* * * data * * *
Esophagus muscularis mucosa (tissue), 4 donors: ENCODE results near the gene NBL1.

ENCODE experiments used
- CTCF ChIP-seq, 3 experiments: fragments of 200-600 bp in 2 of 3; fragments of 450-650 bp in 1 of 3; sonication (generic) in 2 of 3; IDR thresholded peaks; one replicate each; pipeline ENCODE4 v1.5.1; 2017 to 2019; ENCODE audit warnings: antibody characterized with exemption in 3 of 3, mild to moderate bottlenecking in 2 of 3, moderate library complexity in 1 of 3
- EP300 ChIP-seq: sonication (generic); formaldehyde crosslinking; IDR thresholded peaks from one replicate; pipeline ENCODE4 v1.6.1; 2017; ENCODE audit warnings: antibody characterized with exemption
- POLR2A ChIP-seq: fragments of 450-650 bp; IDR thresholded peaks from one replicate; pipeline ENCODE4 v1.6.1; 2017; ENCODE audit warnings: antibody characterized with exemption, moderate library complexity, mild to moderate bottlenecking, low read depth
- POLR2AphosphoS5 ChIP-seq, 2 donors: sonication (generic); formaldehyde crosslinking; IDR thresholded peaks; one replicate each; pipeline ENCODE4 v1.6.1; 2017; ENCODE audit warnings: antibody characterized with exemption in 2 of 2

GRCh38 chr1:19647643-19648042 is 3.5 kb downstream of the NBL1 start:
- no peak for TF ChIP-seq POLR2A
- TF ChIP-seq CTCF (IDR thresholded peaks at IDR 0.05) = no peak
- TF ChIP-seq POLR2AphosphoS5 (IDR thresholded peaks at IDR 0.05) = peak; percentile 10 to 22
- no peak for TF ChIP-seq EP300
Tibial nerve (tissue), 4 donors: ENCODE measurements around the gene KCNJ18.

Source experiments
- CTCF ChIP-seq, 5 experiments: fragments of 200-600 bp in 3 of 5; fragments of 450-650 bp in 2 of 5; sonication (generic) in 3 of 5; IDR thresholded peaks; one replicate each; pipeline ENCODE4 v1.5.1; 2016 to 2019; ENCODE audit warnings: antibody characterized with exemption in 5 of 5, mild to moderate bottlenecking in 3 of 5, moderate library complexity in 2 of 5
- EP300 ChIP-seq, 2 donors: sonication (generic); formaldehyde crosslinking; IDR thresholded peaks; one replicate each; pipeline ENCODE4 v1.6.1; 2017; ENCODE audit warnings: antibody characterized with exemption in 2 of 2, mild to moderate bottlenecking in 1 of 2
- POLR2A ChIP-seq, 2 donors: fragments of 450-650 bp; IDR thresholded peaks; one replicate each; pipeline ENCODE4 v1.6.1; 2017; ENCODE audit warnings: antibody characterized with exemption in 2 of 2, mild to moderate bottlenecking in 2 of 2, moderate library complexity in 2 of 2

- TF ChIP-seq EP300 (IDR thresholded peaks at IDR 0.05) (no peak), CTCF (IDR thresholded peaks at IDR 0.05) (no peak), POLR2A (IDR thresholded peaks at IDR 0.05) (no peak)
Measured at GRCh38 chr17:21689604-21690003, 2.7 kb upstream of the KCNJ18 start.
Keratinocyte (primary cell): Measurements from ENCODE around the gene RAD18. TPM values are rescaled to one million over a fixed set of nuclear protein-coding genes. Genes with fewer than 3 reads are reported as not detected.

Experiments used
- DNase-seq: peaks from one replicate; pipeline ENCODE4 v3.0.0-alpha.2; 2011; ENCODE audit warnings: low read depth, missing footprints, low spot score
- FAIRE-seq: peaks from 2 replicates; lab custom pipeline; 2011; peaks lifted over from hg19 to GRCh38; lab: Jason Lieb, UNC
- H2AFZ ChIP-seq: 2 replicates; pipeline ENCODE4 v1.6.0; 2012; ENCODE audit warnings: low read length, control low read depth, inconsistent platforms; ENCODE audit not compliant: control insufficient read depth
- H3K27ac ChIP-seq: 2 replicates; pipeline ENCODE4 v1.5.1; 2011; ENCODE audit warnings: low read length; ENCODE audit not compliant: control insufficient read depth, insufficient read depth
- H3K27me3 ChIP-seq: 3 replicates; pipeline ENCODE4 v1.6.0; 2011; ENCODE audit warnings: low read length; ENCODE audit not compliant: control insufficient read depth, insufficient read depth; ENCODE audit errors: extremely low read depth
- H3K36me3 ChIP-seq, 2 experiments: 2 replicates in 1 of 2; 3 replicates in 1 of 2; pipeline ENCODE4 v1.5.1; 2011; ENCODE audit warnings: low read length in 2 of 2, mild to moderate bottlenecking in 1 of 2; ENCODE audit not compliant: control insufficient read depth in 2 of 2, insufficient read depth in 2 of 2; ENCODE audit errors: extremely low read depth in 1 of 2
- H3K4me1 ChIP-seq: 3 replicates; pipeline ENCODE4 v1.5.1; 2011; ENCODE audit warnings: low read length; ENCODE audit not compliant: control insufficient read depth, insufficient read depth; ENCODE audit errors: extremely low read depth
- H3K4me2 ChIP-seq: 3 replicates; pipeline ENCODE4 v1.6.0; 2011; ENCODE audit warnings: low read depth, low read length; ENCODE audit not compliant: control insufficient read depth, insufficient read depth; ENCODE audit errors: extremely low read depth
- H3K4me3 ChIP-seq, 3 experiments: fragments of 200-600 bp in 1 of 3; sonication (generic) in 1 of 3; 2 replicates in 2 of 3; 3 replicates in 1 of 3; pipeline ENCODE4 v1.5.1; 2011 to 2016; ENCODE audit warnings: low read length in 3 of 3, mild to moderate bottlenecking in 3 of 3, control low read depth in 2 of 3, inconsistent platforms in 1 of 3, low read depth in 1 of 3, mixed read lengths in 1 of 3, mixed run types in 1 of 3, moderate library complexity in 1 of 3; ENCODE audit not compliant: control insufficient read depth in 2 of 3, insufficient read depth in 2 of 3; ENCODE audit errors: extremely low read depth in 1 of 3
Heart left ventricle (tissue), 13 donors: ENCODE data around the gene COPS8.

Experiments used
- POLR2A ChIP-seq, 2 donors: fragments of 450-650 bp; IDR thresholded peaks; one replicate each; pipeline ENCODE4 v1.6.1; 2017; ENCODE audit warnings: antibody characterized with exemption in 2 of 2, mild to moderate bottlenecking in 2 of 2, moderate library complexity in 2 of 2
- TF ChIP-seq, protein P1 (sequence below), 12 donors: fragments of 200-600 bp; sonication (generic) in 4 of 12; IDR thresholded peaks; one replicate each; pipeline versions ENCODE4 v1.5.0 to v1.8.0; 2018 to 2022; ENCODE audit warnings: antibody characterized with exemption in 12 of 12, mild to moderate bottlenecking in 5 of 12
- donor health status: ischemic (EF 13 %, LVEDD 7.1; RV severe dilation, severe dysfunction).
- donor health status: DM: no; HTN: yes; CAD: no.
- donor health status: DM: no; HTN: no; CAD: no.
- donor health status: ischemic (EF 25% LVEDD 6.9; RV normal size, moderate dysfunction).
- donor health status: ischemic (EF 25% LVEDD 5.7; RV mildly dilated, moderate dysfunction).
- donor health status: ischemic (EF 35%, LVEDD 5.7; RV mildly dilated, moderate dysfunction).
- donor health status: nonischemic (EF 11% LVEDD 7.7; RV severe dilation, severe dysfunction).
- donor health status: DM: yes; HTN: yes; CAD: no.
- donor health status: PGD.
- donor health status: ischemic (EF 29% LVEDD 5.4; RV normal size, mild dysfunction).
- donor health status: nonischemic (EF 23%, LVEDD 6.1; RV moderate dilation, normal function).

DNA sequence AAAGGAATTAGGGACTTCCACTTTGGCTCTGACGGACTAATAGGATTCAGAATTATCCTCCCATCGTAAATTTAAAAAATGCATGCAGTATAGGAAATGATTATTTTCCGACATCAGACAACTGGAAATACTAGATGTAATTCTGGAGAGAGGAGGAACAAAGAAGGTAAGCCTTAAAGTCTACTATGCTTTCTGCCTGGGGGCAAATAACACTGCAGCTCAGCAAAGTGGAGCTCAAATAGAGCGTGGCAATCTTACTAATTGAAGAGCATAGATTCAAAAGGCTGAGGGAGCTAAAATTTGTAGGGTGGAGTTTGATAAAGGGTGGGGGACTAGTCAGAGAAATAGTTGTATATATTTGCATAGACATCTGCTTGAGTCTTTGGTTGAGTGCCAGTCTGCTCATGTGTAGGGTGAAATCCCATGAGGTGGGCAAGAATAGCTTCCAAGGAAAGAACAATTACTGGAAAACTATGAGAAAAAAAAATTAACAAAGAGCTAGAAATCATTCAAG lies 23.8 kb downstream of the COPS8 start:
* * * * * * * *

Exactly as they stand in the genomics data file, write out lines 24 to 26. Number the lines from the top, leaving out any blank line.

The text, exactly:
- H3K27ac ChIP-seq: 2 replicates; pipeline ENCODE4 v1.5.1; 2011; ENCODE audit warnings: low read length; ENCODE audit not compliant: control insufficient read depth, insufficient read depth
- H3K27me3 ChIP-seq: 3 replicates; pipeline ENCODE4 v1.6.0; 2011; ENCODE audit warnings: low read length; ENCODE audit not compliant: control insufficient read depth, insufficient read depth; ENCODE audit errors: extremely low read depth
- H3K36me3 ChIP-seq, 2 experiments: 2 replicates in 1 of 2; 3 replicates in 1 of 2; pipeline ENCODE4 v1.5.1; 2011; ENCODE audit warnings: low read length in 2 of 2, mild to moderate bottlenecking in 1 of 2; ENCODE audit not compliant: control insufficient read depth in 2 of 2, insufficient read depth in 2 of 2; ENCODE audit errors: extremely low read depth in 1 of 2